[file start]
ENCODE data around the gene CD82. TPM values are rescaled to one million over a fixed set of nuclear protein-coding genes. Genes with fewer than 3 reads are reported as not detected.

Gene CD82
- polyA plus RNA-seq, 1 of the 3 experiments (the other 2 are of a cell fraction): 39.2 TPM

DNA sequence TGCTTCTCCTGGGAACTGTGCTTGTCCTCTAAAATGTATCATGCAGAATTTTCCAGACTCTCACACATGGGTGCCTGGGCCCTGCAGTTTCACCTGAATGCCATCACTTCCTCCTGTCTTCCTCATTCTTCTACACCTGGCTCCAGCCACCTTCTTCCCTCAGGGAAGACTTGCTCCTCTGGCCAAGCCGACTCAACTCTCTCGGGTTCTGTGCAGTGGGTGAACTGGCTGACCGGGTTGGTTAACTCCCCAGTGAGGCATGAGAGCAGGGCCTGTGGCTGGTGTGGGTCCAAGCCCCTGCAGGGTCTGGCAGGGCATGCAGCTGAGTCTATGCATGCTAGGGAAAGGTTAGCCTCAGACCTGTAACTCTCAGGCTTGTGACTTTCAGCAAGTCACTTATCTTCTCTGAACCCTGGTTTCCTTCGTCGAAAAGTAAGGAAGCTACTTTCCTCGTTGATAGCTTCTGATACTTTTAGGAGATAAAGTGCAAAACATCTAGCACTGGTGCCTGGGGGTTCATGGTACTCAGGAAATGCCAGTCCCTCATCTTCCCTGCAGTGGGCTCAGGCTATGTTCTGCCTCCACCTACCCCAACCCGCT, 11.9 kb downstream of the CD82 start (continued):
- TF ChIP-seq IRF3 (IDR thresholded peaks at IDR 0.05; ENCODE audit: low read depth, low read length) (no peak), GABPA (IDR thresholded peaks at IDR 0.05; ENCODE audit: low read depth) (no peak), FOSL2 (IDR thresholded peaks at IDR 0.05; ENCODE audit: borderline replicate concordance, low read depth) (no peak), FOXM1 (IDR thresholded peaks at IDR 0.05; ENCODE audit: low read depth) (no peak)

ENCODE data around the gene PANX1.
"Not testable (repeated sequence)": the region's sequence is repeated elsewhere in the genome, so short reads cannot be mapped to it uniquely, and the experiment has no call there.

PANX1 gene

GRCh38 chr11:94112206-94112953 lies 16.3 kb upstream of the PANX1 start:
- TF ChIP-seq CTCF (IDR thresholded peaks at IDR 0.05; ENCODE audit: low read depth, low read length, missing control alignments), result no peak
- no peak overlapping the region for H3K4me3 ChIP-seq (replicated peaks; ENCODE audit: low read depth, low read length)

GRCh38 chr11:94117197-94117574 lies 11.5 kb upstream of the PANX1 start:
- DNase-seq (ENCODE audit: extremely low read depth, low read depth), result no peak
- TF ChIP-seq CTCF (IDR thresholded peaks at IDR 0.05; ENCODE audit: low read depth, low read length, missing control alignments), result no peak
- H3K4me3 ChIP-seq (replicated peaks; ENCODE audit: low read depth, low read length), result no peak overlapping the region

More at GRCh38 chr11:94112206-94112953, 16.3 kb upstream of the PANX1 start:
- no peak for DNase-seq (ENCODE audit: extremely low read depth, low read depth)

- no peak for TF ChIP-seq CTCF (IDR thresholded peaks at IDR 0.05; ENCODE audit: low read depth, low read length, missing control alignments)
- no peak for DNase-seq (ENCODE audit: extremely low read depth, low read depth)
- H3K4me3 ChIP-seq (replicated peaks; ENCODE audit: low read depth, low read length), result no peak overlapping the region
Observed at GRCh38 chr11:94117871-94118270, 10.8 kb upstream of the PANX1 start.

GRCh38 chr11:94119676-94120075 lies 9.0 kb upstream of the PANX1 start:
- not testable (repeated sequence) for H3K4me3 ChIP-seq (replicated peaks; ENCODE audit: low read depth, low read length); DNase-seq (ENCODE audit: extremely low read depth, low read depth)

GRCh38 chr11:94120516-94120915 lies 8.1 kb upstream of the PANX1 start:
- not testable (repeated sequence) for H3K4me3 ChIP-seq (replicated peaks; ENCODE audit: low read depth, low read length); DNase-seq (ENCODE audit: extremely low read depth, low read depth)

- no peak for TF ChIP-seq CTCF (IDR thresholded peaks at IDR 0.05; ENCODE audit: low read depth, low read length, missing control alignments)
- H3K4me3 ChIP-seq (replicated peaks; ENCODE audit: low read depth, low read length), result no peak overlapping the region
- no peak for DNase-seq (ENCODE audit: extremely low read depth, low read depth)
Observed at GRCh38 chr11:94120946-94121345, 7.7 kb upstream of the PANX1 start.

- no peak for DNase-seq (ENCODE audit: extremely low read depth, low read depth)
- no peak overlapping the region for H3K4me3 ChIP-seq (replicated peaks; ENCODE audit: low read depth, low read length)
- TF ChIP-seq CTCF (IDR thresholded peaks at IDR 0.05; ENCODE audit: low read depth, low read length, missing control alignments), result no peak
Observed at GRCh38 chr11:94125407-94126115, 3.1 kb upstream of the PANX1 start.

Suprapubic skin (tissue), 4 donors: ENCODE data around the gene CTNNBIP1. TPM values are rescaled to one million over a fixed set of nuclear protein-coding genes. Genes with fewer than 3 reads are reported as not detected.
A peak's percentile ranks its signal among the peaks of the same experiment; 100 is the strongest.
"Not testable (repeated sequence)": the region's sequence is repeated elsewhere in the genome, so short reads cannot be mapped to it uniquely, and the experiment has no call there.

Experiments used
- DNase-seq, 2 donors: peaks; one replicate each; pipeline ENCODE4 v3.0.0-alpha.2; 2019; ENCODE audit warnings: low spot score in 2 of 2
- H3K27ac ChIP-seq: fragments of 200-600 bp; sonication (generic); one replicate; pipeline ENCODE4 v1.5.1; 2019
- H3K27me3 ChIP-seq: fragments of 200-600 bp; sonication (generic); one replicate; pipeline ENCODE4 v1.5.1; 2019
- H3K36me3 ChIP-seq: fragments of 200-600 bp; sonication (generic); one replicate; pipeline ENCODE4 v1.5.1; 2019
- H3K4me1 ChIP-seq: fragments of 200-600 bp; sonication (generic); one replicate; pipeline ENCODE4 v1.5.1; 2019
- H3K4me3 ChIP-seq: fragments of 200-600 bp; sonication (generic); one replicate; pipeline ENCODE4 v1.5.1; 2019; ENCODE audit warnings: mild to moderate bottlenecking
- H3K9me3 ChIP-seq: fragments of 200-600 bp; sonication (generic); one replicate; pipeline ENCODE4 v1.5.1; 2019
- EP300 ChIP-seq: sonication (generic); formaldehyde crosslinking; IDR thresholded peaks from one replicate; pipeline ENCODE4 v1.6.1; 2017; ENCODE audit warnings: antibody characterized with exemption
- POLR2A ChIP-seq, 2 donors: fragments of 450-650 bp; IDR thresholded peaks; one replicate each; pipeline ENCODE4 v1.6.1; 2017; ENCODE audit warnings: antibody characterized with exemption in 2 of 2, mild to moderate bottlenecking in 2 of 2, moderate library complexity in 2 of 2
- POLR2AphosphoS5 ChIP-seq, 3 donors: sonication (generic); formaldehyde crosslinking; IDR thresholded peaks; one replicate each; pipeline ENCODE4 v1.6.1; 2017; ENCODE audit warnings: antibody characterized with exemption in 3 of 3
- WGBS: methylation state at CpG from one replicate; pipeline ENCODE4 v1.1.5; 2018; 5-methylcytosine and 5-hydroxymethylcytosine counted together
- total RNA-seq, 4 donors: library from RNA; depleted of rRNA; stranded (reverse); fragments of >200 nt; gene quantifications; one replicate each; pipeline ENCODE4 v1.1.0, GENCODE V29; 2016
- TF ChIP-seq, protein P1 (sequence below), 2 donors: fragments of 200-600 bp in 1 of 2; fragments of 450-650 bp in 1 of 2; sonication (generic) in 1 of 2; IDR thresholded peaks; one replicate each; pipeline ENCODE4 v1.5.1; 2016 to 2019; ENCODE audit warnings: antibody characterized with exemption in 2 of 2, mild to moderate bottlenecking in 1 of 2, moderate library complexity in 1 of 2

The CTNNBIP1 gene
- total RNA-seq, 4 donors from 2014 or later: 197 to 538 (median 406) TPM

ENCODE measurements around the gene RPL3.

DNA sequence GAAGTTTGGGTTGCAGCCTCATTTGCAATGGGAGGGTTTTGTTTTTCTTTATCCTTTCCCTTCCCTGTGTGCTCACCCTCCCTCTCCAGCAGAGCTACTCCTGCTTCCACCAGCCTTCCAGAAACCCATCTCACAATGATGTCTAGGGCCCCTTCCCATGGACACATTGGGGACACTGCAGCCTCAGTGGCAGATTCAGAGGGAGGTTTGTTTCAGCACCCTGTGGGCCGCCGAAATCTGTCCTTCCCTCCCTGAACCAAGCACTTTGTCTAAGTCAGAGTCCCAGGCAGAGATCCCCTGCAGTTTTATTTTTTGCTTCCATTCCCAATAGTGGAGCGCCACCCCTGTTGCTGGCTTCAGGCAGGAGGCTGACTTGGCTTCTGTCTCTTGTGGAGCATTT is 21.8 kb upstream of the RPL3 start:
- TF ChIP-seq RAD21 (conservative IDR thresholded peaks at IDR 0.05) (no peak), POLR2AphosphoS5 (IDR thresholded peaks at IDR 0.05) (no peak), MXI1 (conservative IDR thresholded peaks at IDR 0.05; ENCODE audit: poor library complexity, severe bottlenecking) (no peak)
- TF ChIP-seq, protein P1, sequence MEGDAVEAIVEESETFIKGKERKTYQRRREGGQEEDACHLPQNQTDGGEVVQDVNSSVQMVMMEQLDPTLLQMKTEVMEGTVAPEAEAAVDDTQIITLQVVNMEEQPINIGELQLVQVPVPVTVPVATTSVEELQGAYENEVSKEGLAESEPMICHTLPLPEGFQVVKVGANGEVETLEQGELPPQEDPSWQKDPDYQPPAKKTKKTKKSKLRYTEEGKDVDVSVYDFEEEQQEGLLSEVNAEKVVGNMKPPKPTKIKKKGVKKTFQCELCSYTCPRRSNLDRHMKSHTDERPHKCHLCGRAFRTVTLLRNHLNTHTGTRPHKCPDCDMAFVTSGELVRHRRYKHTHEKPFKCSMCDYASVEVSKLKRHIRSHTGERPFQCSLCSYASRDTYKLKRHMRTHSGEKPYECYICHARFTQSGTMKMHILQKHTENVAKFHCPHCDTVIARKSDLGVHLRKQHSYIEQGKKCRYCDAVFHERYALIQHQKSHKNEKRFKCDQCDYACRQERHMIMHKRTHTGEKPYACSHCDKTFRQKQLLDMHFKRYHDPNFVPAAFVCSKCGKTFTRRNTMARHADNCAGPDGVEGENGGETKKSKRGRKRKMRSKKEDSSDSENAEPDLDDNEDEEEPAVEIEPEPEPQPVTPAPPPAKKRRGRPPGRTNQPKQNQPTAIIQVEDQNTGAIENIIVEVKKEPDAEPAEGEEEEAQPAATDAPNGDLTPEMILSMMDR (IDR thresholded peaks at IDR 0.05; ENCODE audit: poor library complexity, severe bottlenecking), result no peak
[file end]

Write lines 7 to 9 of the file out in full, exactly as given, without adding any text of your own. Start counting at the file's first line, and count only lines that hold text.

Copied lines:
"Not testable (repeated sequence)": the region's sequence is repeated elsewhere in the genome, so short reads cannot be mapped to it uniquely, and the experiment has no call there.

PANX1 gene

GRCh38 chr11:94112206-94112953 lies 16.3 kb upstream of the PANX1 start: